Orchid variegated species - Phalaenopsis Stuartiana

8. Phalaeneopsis lindenii (mini-orchid)

9. Phalaenopsis deliciosa ‘Silver Leaf’

10. Phalaeneopsis Philippinensis

Orchid variegated species - Phalaenopsis Philippinensis

11. Phalaenopsis Bronze Maiden

Orchids with a light-colored border

12. Phalaenopsis Amabilis Variegated

Phalaenopsis Amabilis Variegated

13. Phalaenopsis Sogo Yenlin ‘Coffee’

14. Phalaenopsis Sogo Vivien ‘Leaf’s Edge’

Phalaenopsis Sogo Vivien

15. Phalaenopsis ‘Coffey’ (mini)

16. Chia E. Yenlin ‘Variegata’

17. Oncidium Kathrin Zoch ‘variegata’

Oncidium Kathrin Zoch 'variegata'

18. Cymbidium Golden Elf var. variegata

Cymbidium Golden Elf var. variegata

19. Dendrobium Speciosum ‘Maizuru’ variegated

20. Dendrobium Anosmum, variegated

Dendrobium Anosmum, variegated

21. Dendrobium Magic Beans, variegated

22. Dendrobium Moniliforme Albomarginatum, variegated

23. Dendrobium Kingianum variegated

24. Dendrobium Burana jade variegated

Dendrobium Burana jade variegated

25. Dendrobium Loddigesii variegated

26. Dendrobium Aphyllum variegated

Dendrobium Aphyllum variegated

27. Dendrobium Hybrid variegated

Dendrobium Hybrid variegated

28. Cattleya Moscombe ‘variegata’

29. Neofinetia falcata variegated

Neofinetia falcata variegated

30. Arachnis Maggie Oei

31. Grammatophyllum scriptum

Orchid with striped variegation

32. Sedirea Japonica Minmaru Shima

Sedirea Japonica Minmaru Shima

33. Sedirea Japonica Minmaru

34. Sedirea Japonica Seigyokumaru

35. Vanilla Planifolia variegata

Vanilla Planifolia variegata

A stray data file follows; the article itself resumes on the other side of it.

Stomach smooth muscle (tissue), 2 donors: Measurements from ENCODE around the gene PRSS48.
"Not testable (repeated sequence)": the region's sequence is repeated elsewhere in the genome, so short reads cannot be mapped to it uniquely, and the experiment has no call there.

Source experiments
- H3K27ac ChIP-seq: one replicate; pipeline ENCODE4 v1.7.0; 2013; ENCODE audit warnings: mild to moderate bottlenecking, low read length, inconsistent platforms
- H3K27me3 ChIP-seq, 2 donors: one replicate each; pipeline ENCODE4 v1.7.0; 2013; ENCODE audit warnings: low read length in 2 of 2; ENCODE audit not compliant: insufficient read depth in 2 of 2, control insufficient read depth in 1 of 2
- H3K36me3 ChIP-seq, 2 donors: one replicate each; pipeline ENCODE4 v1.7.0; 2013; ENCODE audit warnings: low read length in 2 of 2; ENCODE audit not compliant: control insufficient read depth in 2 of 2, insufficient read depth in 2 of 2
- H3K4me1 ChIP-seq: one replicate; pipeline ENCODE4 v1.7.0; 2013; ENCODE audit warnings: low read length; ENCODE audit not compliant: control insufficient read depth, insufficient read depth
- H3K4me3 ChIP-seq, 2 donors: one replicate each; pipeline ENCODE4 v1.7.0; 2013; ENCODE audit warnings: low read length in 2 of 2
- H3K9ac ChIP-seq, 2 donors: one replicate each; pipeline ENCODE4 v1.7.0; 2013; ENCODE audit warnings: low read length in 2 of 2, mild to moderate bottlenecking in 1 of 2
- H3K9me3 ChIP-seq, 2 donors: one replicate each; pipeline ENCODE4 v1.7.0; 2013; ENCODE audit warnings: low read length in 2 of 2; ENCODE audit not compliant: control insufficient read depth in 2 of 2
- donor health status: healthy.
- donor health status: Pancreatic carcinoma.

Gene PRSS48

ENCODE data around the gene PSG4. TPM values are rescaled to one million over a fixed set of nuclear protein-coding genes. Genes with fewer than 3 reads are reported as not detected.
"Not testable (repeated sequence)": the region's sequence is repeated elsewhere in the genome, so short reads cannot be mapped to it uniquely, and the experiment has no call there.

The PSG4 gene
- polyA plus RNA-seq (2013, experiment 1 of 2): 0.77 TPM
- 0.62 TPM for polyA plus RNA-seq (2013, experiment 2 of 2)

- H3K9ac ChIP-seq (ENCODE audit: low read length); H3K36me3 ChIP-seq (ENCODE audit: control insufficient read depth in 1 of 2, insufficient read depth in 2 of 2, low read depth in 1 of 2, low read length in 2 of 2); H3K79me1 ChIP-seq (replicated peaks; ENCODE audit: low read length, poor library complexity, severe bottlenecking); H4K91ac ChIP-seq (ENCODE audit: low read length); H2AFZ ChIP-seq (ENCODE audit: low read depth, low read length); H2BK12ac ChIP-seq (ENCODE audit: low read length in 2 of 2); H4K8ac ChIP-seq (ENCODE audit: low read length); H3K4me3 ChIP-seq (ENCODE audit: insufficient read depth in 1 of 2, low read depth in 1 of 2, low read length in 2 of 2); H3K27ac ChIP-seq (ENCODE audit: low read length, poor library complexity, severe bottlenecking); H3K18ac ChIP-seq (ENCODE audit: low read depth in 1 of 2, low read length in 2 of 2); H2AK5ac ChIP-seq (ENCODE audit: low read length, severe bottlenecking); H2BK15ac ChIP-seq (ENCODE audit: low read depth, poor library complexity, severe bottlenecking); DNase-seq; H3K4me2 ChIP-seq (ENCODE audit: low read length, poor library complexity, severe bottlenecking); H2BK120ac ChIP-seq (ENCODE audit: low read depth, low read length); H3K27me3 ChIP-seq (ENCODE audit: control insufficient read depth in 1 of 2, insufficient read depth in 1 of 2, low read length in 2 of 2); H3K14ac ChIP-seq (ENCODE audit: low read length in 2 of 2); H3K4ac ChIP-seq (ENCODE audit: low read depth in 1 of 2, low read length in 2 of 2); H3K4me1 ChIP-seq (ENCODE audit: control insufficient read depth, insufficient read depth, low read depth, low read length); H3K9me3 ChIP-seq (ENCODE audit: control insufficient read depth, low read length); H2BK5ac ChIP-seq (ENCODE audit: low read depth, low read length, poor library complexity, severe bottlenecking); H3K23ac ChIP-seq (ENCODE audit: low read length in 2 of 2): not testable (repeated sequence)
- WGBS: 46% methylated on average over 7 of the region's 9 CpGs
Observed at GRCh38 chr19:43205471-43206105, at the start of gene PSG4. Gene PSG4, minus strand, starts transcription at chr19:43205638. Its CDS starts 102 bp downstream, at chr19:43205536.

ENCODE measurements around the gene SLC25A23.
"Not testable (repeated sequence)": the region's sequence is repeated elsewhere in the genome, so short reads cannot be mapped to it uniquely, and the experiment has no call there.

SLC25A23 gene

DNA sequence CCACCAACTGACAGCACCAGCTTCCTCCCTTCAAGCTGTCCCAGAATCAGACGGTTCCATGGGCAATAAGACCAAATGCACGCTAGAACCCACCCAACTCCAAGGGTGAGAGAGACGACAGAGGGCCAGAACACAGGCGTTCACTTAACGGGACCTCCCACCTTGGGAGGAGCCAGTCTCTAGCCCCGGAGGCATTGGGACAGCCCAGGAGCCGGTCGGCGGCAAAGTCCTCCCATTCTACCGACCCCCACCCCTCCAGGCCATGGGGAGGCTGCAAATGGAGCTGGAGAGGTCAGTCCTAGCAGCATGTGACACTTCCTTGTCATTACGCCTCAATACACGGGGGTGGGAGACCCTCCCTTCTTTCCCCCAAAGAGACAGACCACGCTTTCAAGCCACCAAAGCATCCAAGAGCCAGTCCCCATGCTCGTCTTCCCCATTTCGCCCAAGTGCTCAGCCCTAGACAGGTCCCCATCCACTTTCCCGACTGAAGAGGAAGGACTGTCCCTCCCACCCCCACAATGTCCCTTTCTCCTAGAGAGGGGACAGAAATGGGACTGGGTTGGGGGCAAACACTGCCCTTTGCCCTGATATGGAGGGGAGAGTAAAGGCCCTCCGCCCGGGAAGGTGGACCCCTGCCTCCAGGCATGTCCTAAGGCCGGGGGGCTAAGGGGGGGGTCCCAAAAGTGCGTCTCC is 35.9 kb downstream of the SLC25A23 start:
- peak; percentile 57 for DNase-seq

36. Oncidium Sharry Baby Red Fantasy

37. Oriental Cymbidiums Variegated

38. Cymbidium Sinense

Cymbidium Sinense

39. Cymbidium Ensifolium

Cymbidium Ensifolium

40. Cymbidium ensifolium Shi Zhang Hong

41. Bulbophyllum reticulatum

42. Epiphronitis Veitchii ‘Variegata

Epiphronitis Veitchii 'Variegata

43. Alba Variegated Chinese Orchid

Which one is your favorite?

Happy gardening!


4 Ways To Induce Variegation In Plants (Explained)

Photo Credits

JMKCC BY-SA 3.0, via Wikimedia Commons

sunoochi from Sapporo, Hokkaido, JapanCC BY 2.0, via Wikimedia Commons

sunoochi from Sapporo, Hokkaido, JapanCC BY 2.0, via Wikimedia Commons

snotch from Sapporo, Hokkaido, JapanCC BY 2.0, via Wikimedia Commons

“Phalaenopsis Pinlong Cheris” by blumenbiene is licensed under CC BY 2.0

“Sogo Vivien” by aeyen is licensed under CC BY-NC-ND 2.0

Oncidium Kathrin Zoch variegata.  Orchideen-Wichmann.  https://www.orchideen-wichmann.de/fr/oncidium-kathrin-zoch-variegata.html

“Cymbidium Golden Elf” by chooyutshing is licensed under CC BY-NC-SA 2.0

“File:Dendrobium anosmum Lindl., Edwards’s Bot. Reg. 31(Misc.) 32 (1845) (48532683412).jpg” by sunoochi from Sapporo, Hokkaido, Japan is licensed under CC BY 2.0

“File:Dendrobium loddigesii Orchi 2013-05-05 022.jpg” by Orchi is licensed under CC BY-SA 3.0

“Dendrobium Aphyllum(IMG_0388” by maytheforcebewithyouOB1 is licensed under CC BY 2.0

“彩葉石斛 Dendrobium hybrid variegated [香港沙田國蘭展 Shatin Orchid Show, Hong Kong]” by 阿橋花譜 KHQ Flower Guide is licensed under CC BY-SA 2.0

“File:Cymbidium golden-elf IP.jpg” by Leo Michels is marked with CC0 1.0

“報歲愛國 Cymbidium sinense ‘Patriotic’ [香港沙田國蘭展 Shatin Orchid Show, Hong Kong]” by 阿橋花譜 KHQ Flower Guide is licensed under CC BY-SA 2.0

“[Taiwan] Cymbidium ensifolium (L.) Sw., Nova Acta Regiae Soc. Sci. Upsal. 6: 77 (1799)” by sunoochi is licensed under CC BY 2.0

“四季嬌鶴 Cymbidium ensifolium ‘Charming Crane’ [香港沙田國蘭展 Shatin Orchid Show, Hong Kong]” by 阿橋花譜 KHQ Flower Guide is licensed under CC BY-SA 2.0

“Sedirea japonica” by orchidgalore is licensed under CC BY-NC-SA 2.0

“Vanilla planifolia variegata” by D.Eickhoff is licensed under CC BY 2.0

“epiphronitis veitchii” by douneika is licensed under CC BY-NC-SA 2.0

Carol loves to garden and research to help others grow their green thumb.

She is working towards her dream of living close to nature.